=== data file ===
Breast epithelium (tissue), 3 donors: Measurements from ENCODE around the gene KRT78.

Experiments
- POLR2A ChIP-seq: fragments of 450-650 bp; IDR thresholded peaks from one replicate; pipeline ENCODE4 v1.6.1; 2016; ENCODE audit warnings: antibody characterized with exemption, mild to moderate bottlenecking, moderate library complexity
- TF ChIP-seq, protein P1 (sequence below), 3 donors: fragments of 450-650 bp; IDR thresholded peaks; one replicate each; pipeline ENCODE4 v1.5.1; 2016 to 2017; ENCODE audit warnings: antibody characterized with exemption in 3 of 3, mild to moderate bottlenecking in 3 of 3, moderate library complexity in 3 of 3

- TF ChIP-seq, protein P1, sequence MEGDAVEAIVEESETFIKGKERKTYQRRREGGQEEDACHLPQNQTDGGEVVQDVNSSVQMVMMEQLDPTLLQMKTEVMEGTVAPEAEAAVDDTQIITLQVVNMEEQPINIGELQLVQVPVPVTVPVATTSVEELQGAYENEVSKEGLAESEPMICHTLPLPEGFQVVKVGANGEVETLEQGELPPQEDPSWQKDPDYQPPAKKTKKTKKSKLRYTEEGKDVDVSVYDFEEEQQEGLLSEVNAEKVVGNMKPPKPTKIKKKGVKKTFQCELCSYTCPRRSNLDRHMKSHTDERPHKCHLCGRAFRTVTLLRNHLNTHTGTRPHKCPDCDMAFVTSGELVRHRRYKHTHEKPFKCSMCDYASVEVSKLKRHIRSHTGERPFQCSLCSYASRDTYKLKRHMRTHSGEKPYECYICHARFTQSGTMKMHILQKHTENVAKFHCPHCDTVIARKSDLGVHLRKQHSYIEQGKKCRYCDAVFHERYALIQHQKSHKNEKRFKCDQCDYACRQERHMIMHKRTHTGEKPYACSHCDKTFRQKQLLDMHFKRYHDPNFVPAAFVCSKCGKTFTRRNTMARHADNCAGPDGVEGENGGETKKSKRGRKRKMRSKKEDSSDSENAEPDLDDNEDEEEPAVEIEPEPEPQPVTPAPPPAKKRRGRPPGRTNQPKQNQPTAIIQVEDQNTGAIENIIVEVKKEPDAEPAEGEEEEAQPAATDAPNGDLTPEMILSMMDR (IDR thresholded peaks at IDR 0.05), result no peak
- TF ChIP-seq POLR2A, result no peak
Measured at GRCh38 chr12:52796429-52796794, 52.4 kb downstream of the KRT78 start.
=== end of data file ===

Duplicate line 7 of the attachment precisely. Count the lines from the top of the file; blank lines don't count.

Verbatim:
Measured at GRCh38 chr12:52796429-52796794, 52.4 kb downstream of the KRT78 start.